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PARIS: Six Somalis went on trial in a Paris court yesterday, charged with taking the 30 crew of luxury sailing ship Le Ponant hostage in the pirate-infested waters of the Gulf of Aden in 2008.
The six men face life in prison if convicted of kidnapping and gang theft after they were arrested on land in a French airborne operation after a ransom was paid. Only one admits to being a pirate, two admit to having been aboard the elegant 88m three-master, but only to sell goats, cigarettes and the mild narcotic khat. The other three deny ever having set foot on the boat.
As the trial began, the accused, through interpreters, gave their names and professions as four fishermen, a taxi driver and an accountant.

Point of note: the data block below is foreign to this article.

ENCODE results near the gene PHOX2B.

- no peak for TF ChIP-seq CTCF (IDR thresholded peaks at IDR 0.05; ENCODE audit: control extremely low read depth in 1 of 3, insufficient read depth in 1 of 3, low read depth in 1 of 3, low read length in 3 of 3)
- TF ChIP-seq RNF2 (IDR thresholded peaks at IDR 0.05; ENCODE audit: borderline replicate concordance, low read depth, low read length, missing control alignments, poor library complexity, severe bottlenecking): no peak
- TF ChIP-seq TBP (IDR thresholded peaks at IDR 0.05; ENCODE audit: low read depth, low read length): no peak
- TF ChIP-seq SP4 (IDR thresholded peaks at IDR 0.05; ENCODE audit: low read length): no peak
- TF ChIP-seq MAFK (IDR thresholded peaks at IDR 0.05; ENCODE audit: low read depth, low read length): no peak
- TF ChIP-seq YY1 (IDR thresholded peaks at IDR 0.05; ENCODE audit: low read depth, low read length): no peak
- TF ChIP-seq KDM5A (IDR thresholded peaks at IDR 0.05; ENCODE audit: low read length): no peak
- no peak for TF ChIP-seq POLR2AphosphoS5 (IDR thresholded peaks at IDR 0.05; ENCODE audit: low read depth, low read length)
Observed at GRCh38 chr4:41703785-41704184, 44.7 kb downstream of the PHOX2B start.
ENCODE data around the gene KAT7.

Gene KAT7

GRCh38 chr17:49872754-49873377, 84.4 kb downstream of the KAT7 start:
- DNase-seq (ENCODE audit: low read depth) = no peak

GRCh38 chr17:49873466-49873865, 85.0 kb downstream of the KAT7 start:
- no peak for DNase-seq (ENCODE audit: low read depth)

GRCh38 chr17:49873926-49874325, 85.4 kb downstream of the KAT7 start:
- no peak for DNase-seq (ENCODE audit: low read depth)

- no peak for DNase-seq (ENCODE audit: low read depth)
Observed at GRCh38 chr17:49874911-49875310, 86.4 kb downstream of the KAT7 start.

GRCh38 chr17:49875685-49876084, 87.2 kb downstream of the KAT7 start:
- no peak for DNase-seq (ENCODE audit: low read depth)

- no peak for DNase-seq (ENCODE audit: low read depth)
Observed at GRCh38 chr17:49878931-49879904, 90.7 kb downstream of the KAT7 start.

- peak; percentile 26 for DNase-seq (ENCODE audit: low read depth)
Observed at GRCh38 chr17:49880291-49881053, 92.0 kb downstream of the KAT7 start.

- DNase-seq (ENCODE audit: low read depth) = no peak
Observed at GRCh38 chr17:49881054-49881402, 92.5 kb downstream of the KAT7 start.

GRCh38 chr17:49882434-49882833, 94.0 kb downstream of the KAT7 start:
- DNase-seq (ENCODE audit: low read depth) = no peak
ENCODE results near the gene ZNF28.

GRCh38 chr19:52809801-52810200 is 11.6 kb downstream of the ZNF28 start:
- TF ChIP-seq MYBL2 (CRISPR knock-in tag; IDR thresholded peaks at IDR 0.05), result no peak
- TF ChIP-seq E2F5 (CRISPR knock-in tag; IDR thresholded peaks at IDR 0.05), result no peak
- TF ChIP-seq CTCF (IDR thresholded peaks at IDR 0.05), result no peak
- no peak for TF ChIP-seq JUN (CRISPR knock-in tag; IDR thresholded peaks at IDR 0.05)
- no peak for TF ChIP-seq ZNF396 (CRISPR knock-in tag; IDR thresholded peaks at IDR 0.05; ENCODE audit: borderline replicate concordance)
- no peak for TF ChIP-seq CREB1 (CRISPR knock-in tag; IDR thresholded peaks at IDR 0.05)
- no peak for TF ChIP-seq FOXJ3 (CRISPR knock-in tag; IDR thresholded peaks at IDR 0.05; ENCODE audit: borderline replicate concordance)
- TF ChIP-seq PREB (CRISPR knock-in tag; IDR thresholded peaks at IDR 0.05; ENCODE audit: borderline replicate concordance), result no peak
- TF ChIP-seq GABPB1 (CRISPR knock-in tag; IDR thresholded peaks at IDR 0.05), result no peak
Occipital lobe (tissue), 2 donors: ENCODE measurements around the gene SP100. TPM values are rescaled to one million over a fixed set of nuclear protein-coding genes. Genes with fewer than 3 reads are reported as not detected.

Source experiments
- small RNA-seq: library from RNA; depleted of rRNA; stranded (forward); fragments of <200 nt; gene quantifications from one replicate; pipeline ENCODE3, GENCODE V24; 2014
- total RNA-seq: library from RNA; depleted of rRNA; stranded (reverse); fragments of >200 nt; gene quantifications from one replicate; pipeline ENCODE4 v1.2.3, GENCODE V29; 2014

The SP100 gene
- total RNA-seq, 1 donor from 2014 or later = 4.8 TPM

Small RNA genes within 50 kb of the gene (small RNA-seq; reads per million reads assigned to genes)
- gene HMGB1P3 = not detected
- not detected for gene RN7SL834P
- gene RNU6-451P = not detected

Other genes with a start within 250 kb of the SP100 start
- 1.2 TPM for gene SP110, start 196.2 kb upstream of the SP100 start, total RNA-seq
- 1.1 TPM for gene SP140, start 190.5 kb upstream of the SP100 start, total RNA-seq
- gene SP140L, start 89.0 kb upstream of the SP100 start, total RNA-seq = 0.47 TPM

A week after the ship was taken, the ship’s owner paid a $2.15 million (R15.5m) ransom, the crew were freed and the pirates fled into Somalia. France hunted the pirates, eventually intercepting a 4x4 vehicle and finding $200 000 and weapons on board.
The six passengers were arrested and Le Ponant crew members identified them as the pirates, although some crew have since said they are unsure of the hijackers’ identities. One of the defendants’ lawyers
suggested some of those held had simply been travelling in the vehicle when it was stopped. – Sapa-AFP